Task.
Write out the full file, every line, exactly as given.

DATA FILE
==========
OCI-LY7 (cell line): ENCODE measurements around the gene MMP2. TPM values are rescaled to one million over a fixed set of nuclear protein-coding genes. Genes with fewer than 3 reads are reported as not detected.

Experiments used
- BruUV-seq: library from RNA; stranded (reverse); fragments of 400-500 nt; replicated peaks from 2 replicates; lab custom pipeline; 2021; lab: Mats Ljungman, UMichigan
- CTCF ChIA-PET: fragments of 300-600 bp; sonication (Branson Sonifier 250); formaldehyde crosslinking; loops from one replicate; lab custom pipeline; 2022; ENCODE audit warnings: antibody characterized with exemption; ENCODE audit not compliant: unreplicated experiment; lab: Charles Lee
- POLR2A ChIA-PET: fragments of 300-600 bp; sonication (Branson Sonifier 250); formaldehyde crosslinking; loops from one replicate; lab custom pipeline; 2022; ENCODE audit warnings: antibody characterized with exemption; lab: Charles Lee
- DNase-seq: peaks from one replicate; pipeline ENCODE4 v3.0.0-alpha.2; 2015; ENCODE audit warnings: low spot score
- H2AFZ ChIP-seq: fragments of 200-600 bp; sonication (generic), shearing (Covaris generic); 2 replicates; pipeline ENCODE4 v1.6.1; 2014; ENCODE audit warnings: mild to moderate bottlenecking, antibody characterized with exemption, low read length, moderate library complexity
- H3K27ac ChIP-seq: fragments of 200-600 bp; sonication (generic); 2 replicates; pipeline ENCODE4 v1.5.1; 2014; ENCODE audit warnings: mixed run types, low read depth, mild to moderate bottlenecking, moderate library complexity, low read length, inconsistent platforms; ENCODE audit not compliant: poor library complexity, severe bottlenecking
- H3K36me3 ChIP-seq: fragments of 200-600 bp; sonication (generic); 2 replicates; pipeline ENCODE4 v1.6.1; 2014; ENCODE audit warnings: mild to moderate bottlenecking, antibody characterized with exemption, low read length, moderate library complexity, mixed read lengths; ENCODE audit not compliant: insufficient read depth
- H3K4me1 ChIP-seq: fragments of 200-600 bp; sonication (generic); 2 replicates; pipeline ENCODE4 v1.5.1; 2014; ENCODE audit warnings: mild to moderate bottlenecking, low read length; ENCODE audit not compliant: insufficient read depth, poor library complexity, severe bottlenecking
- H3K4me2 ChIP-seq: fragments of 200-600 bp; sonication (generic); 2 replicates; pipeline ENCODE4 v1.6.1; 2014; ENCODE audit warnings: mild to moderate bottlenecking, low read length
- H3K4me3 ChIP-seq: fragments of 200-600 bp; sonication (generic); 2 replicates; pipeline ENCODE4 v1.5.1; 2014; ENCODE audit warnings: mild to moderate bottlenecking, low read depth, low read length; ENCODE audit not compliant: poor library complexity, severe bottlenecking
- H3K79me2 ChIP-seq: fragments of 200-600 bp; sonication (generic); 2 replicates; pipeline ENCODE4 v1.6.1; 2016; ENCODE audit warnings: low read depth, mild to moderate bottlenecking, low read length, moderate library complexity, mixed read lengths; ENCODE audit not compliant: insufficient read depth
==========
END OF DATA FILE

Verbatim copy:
OCI-LY7 (cell line): ENCODE measurements around the gene MMP2. TPM values are rescaled to one million over a fixed set of nuclear protein-coding genes. Genes with fewer than 3 reads are reported as not detected.

Experiments used
- BruUV-seq: library from RNA; stranded (reverse); fragments of 400-500 nt; replicated peaks from 2 replicates; lab custom pipeline; 2021; lab: Mats Ljungman, UMichigan
- CTCF ChIA-PET: fragments of 300-600 bp; sonication (Branson Sonifier 250); formaldehyde crosslinking; loops from one replicate; lab custom pipeline; 2022; ENCODE audit warnings: antibody characterized with exemption; ENCODE audit not compliant: unreplicated experiment; lab: Charles Lee
- POLR2A ChIA-PET: fragments of 300-600 bp; sonication (Branson Sonifier 250); formaldehyde crosslinking; loops from one replicate; lab custom pipeline; 2022; ENCODE audit warnings: antibody characterized with exemption; lab: Charles Lee
- DNase-seq: peaks from one replicate; pipeline ENCODE4 v3.0.0-alpha.2; 2015; ENCODE audit warnings: low spot score
- H2AFZ ChIP-seq: fragments of 200-600 bp; sonication (generic), shearing (Covaris generic); 2 replicates; pipeline ENCODE4 v1.6.1; 2014; ENCODE audit warnings: mild to moderate bottlenecking, antibody characterized with exemption, low read length, moderate library complexity
- H3K27ac ChIP-seq: fragments of 200-600 bp; sonication (generic); 2 replicates; pipeline ENCODE4 v1.5.1; 2014; ENCODE audit warnings: mixed run types, low read depth, mild to moderate bottlenecking, moderate library complexity, low read length, inconsistent platforms; ENCODE audit not compliant: poor library complexity, severe bottlenecking
- H3K36me3 ChIP-seq: fragments of 200-600 bp; sonication (generic); 2 replicates; pipeline ENCODE4 v1.6.1; 2014; ENCODE audit warnings: mild to moderate bottlenecking, antibody characterized with exemption, low read length, moderate library complexity, mixed read lengths; ENCODE audit not compliant: insufficient read depth
- H3K4me1 ChIP-seq: fragments of 200-600 bp; sonication (generic); 2 replicates; pipeline ENCODE4 v1.5.1; 2014; ENCODE audit warnings: mild to moderate bottlenecking, low read length; ENCODE audit not compliant: insufficient read depth, poor library complexity, severe bottlenecking
- H3K4me2 ChIP-seq: fragments of 200-600 bp; sonication (generic); 2 replicates; pipeline ENCODE4 v1.6.1; 2014; ENCODE audit warnings: mild to moderate bottlenecking, low read length
- H3K4me3 ChIP-seq: fragments of 200-600 bp; sonication (generic); 2 replicates; pipeline ENCODE4 v1.5.1; 2014; ENCODE audit warnings: mild to moderate bottlenecking, low read depth, low read length; ENCODE audit not compliant: poor library complexity, severe bottlenecking
- H3K79me2 ChIP-seq: fragments of 200-600 bp; sonication (generic); 2 replicates; pipeline ENCODE4 v1.6.1; 2016; ENCODE audit warnings: low read depth, mild to moderate bottlenecking, low read length, moderate library complexity, mixed read lengths; ENCODE audit not compliant: insufficient read depth